Halloween

Pandemic haunts Halloween retail

October 13, 2020

Q&A

Finance professor Tom Arnold frequently shares insights about retail trends. This year he’s been quoted about Halloween retail in more than 75 publications, including the Los Angeles Times and Daily Star. Here he discusses how in 2020 businesses may experience a very different Halloween. 

How will COVID-19 affect Halloween this year?

Traditionally, Halloween is a social holiday with children trick-or-treating in the neighborhood and many adults and families participating in haunted amusements. COVID-19 will change the tradition but will not stop the holiday completely.

In 2019, the National Retail Federation reported Halloween sales of $8.8 billion. Candy makers, buoyed by positive results from Easter candy sales, are cautiously optimistic about Halloween sales. Hershey (Halloween makes up about 10% of annual sales) anticipates families finding other ways to celebrate Halloween that will still involve distributing candy in some form or another.

 

Families will likely have their children dress up for the holiday. However, the lack of costume parties, haunted houses, and other Halloween amusements will likely blunt this sector of costume purchasing.
headshot of Tom Arnold
Tom Arnold

Professor of Finance, Joseph A. Jennings Chair in Business

According to Hershey, trick-or-treating makes up about half of candy sales during the holiday with the other half being self-consumed. The latter may be enhanced by the pandemic like other stay-at-home staples. However, both Hershey and Mars Wrigley have stated that they are strategically packaging products to have the right mix of Halloween-themed and everyday-themed candy available. Some stores offered Halloween candy earlier this year in an effort to boost sales. This could mean less Halloween candy on the shelves for opportunistic after-holiday purchases.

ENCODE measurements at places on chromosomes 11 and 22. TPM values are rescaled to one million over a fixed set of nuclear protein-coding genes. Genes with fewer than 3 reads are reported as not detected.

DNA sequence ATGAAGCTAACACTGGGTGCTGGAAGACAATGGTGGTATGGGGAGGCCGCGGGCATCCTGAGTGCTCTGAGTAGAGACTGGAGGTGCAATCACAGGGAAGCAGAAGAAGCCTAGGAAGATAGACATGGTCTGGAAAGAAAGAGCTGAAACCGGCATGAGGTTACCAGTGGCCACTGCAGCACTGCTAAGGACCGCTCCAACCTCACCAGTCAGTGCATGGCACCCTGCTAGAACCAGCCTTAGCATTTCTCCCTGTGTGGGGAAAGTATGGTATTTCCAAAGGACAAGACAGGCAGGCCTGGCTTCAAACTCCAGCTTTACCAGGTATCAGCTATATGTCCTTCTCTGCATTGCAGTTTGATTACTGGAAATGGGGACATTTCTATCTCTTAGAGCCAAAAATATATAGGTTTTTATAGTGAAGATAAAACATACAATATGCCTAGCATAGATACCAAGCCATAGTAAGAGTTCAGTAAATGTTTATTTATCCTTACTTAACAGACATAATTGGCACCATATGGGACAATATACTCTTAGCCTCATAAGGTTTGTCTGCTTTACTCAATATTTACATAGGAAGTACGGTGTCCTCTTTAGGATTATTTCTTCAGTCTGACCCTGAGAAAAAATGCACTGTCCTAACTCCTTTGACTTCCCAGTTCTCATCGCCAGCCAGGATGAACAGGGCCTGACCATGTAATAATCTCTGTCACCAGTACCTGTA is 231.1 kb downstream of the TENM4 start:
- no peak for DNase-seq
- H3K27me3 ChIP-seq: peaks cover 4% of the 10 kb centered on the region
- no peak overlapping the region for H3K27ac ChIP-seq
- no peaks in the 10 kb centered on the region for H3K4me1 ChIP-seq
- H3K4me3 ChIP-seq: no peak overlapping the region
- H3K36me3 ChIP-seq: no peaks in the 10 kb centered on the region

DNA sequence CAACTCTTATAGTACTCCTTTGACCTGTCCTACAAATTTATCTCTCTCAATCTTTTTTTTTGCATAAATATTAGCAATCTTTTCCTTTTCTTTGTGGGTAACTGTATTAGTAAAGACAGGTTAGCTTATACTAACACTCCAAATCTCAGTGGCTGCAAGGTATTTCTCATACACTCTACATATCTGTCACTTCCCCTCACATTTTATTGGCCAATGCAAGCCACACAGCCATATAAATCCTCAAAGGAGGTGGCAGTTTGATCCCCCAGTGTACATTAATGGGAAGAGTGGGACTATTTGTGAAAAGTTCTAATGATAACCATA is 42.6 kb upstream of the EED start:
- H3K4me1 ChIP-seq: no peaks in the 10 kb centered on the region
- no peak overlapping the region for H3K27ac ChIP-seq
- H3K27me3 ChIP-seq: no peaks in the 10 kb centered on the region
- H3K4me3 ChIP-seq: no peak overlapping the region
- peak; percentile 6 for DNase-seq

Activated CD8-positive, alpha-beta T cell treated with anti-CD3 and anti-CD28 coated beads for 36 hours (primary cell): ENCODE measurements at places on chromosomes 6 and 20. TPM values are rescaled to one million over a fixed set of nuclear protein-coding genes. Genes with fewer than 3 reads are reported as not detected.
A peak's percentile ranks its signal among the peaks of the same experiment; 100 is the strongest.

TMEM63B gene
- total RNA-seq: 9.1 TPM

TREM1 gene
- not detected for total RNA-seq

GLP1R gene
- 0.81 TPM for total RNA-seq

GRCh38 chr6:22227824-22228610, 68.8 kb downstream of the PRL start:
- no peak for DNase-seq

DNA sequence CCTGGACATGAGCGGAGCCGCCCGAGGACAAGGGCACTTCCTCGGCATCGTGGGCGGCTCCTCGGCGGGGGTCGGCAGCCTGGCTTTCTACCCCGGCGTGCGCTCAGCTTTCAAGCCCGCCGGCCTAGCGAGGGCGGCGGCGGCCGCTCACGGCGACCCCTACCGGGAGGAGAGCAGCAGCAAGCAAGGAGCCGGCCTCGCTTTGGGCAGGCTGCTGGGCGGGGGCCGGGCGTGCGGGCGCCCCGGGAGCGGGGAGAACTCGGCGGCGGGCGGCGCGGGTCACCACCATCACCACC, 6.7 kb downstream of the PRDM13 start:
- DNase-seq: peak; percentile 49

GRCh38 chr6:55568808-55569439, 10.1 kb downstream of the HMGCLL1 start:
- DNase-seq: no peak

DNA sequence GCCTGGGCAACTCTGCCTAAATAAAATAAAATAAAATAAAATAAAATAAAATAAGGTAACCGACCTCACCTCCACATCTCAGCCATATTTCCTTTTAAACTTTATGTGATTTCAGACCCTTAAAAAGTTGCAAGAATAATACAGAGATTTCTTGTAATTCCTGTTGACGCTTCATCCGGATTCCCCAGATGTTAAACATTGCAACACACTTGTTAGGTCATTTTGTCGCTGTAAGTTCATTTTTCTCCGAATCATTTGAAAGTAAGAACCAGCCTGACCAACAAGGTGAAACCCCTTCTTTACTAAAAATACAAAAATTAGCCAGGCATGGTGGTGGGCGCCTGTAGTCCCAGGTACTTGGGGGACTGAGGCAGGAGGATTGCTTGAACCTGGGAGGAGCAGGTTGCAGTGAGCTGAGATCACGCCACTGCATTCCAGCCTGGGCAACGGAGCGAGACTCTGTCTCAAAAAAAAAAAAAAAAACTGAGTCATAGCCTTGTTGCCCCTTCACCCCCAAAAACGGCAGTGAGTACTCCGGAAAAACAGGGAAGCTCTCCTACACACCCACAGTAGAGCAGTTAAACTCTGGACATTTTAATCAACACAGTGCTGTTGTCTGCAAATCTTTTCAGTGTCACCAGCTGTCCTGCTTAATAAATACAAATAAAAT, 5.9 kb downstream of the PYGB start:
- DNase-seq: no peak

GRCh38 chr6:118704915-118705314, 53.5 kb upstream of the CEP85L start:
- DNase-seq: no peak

Will costumes be worn?

Costumers appear to be open for business, but it is uncertain as to what is to be expected.  Families will likely have their children dress up for the holiday. However, the lack of costume parties, haunted houses, and other Halloween amusements will likely blunt this sector of costume purchasing. Recent stock performance for Party City has been volatile and generally negative, which gives an indication of what investors are anticipating for the last quarter of the year.

What businesses will struggle the most during Halloween?

The most impacted by the pandemic this Halloween will be the amusement parks and other entities that rely on Halloween-themed visitors/tourists. The pandemic makes large gatherings impossible, and many have simply canceled Halloween celebrations. I suspect that similar Christmas-themed celebrations will eventually be canceled as well.

This is unfortunate, because late year holiday celebrations have become a means for amusement parks to earn revenue even though days are getting shorter and the weather is becoming much cooler. Given the impact of COVID-19 over the summer, this additional revenue opportunity would be very welcome.

What will be curious to see is if new innovations are introduced for Halloween. It would not surprise me if an “electronic” or “virtual” Halloween is created in which families can credit each other a candy/food coupon or a small sum of money on an internet page/application virtually after visiting the application in costume. I imagine it as a GoFundMe-type application for trick-or-treating. Currently, I am not familiar with a particular app being in existence, but I am certain one is in development or is ready and simply waiting for an opportune time for introduction. Perfecting such an application at Halloween could create an opportunity to expand it for the gift-giving holidays that occur at the end of the year.